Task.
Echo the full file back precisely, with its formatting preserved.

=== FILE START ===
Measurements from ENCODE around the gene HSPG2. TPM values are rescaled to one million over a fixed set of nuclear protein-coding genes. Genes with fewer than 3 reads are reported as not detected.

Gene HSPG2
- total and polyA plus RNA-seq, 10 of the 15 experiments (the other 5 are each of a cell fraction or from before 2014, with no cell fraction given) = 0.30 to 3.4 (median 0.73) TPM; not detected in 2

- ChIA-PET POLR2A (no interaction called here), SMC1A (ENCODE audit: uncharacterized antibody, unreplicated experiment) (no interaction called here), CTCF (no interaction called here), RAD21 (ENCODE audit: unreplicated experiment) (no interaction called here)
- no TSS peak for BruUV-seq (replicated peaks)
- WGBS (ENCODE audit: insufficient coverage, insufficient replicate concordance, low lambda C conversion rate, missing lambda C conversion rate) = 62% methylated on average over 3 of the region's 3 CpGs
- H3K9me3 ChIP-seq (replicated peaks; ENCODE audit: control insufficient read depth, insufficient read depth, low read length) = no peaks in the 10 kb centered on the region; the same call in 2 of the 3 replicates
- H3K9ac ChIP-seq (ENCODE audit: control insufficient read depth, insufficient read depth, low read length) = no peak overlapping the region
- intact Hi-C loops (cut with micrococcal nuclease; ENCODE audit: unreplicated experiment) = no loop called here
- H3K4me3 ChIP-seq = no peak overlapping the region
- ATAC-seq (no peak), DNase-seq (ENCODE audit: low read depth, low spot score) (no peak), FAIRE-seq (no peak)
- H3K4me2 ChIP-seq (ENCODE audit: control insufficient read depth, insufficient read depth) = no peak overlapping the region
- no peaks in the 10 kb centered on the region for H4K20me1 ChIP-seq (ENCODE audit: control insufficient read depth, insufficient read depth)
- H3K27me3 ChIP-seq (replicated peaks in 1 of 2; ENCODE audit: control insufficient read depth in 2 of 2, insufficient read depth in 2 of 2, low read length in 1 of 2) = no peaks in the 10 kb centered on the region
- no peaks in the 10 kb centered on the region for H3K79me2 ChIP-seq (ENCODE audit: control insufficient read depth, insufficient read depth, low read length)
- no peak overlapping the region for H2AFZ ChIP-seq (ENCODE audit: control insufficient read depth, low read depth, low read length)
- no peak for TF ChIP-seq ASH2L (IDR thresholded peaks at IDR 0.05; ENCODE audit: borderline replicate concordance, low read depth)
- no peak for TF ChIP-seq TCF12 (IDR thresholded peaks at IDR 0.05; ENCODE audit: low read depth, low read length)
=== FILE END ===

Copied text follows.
Measurements from ENCODE around the gene HSPG2. TPM values are rescaled to one million over a fixed set of nuclear protein-coding genes. Genes with fewer than 3 reads are reported as not detected.

Gene HSPG2
- total and polyA plus RNA-seq, 10 of the 15 experiments (the other 5 are each of a cell fraction or from before 2014, with no cell fraction given) = 0.30 to 3.4 (median 0.73) TPM; not detected in 2

- ChIA-PET POLR2A (no interaction called here), SMC1A (ENCODE audit: uncharacterized antibody, unreplicated experiment) (no interaction called here), CTCF (no interaction called here), RAD21 (ENCODE audit: unreplicated experiment) (no interaction called here)
- no TSS peak for BruUV-seq (replicated peaks)
- WGBS (ENCODE audit: insufficient coverage, insufficient replicate concordance, low lambda C conversion rate, missing lambda C conversion rate) = 62% methylated on average over 3 of the region's 3 CpGs
- H3K9me3 ChIP-seq (replicated peaks; ENCODE audit: control insufficient read depth, insufficient read depth, low read length) = no peaks in the 10 kb centered on the region; the same call in 2 of the 3 replicates
- H3K9ac ChIP-seq (ENCODE audit: control insufficient read depth, insufficient read depth, low read length) = no peak overlapping the region
- intact Hi-C loops (cut with micrococcal nuclease; ENCODE audit: unreplicated experiment) = no loop called here
- H3K4me3 ChIP-seq = no peak overlapping the region
- ATAC-seq (no peak), DNase-seq (ENCODE audit: low read depth, low spot score) (no peak), FAIRE-seq (no peak)
- H3K4me2 ChIP-seq (ENCODE audit: control insufficient read depth, insufficient read depth) = no peak overlapping the region
- no peaks in the 10 kb centered on the region for H4K20me1 ChIP-seq (ENCODE audit: control insufficient read depth, insufficient read depth)
- H3K27me3 ChIP-seq (replicated peaks in 1 of 2; ENCODE audit: control insufficient read depth in 2 of 2, insufficient read depth in 2 of 2, low read length in 1 of 2) = no peaks in the 10 kb centered on the region
- no peaks in the 10 kb centered on the region for H3K79me2 ChIP-seq (ENCODE audit: control insufficient read depth, insufficient read depth, low read length)
- no peak overlapping the region for H2AFZ ChIP-seq (ENCODE audit: control insufficient read depth, low read depth, low read length)
- no peak for TF ChIP-seq ASH2L (IDR thresholded peaks at IDR 0.05; ENCODE audit: borderline replicate concordance, low read depth)
- no peak for TF ChIP-seq TCF12 (IDR thresholded peaks at IDR 0.05; ENCODE audit: low read depth, low read length)